Over the past year, the financial services industry has been challenged with pivoting its operations to a fully digital model, putting the security of its software center stage. Despite the unanticipated pivot, our recent State of Software Security v11 (SOSS) report found that the financial services industry has the smallest proportion of applications with security flaws compared to other sectors, along with the second-lowest prevalence of severe security flaws, and the best security flaw fix rate.
But despite the impressive fix rate, the financial services industry is falling behind when it comes to the time to make those fixes. This is a troubling finding because speed matters in application security. The time it takes for attackers to come up with exploits for newly discovered vulnerabilities is measured in days, sometimes even hours. Letting known vulnerabilities linger unfixed dramatically increases your risk. For instance, it was merely days between disclosure and exploitation of the vulnerability in the Apache Struts framework that led to the Equifax breach.
By looking at the data, the reason for the delay in remediation becomes more clear. In the financial services sector, applications tend to be older than those in other industry sectors and the organizations are fairly large. Combined with these challenging factors, developers and security professionals in this industry aren’t regularly employing best practices consistent with DevSecOps and known to improve fix rates, such as scanning for security both frequently and regularly and using more than one testing type.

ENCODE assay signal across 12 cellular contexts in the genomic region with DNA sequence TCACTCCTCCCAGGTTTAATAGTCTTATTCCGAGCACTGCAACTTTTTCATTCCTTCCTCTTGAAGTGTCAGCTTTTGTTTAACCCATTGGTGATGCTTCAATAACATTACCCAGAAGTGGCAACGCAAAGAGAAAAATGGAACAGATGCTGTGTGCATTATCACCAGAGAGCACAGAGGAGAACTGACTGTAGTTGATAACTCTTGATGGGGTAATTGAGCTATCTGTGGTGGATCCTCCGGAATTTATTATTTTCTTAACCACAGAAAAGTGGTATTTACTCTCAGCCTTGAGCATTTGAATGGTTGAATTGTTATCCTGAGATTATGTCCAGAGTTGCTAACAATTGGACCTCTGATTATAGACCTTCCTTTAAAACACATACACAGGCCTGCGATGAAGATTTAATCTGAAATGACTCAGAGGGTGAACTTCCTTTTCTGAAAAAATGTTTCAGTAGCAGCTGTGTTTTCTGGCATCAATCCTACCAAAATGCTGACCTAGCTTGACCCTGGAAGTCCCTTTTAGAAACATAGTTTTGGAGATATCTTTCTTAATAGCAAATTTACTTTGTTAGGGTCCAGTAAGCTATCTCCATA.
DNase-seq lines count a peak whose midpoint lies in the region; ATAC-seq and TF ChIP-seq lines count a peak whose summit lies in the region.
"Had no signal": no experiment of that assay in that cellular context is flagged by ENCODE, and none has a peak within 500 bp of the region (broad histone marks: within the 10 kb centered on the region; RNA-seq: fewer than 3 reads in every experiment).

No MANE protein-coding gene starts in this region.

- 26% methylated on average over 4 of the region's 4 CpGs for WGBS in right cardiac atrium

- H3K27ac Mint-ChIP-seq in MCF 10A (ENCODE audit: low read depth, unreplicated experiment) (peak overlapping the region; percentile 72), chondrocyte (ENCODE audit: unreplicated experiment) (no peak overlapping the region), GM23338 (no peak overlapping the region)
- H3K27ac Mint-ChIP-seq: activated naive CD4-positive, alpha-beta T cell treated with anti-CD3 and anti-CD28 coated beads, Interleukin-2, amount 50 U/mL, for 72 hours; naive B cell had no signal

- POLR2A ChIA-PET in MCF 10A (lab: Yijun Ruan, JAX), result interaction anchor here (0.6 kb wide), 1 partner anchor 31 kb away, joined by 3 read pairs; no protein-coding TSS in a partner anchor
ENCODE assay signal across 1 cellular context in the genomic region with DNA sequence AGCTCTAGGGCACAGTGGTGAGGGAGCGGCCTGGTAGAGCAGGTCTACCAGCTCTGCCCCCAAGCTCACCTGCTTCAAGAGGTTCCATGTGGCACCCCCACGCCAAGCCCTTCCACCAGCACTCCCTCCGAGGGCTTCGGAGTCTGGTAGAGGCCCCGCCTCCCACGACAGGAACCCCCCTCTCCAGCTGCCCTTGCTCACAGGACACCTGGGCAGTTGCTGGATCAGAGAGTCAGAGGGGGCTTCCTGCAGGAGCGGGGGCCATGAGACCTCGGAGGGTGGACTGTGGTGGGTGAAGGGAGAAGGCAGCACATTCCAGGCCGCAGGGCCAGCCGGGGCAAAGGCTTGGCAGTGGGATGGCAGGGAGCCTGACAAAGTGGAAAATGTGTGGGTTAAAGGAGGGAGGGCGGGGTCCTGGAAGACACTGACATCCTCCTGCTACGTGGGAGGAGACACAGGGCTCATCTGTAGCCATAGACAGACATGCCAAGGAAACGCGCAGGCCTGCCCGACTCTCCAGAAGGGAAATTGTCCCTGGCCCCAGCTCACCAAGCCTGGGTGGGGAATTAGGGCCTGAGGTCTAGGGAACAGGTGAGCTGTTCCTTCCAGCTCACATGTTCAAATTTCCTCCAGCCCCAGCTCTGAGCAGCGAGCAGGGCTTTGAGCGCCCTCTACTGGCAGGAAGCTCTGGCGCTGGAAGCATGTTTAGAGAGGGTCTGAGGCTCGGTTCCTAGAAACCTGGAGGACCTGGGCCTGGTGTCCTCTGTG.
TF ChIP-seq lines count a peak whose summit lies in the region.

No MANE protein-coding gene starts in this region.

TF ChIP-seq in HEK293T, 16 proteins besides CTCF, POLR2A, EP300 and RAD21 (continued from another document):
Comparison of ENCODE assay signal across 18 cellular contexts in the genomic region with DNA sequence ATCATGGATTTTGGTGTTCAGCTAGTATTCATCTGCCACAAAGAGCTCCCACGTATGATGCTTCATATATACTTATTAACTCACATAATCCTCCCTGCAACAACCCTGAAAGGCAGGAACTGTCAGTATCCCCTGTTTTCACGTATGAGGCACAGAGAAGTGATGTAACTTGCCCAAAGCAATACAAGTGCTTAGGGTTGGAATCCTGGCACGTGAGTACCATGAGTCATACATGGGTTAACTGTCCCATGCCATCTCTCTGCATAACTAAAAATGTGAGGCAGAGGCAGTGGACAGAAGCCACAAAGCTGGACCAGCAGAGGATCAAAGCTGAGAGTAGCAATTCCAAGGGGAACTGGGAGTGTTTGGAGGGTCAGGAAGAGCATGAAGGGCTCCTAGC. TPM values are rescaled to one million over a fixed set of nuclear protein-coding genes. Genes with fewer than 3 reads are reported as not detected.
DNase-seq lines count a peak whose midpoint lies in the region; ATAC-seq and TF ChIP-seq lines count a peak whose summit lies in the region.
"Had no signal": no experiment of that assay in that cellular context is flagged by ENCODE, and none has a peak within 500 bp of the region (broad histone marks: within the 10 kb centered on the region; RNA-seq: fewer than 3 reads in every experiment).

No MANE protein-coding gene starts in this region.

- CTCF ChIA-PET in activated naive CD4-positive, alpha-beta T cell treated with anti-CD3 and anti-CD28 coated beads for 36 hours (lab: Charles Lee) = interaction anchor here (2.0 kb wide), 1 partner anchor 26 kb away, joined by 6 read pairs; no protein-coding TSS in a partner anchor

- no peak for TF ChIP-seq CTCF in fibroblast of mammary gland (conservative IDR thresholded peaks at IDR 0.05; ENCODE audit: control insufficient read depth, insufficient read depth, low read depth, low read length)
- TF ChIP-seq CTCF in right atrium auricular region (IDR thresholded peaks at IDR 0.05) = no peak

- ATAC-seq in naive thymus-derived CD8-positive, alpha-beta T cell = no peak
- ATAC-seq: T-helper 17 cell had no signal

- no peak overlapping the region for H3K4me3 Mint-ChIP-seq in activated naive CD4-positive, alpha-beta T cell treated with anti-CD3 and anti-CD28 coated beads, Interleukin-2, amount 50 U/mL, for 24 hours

What does this mean for the financial services industry? The data suggests that for many financial services firms, developers face a challenging environment, with the adoption of additional DevSecOps practices showing the most opportunity for improvement in addressing security flaws.
And while talking about flaws, it’s worth noting that the most common security flaws in the financial services industry are information leakage, code quality, and CRLF injection. Injection flaws are especially important to keep an eye on since they’re the top web application security risk according to OWASP Top 10. On a positive note, the industry has lower than average cryptography, input validation, Cross-Site Scripting, and credentials management flaws.
For more information on software security trends in the financial services industry, check out The State of Software Security Industry Snapshot.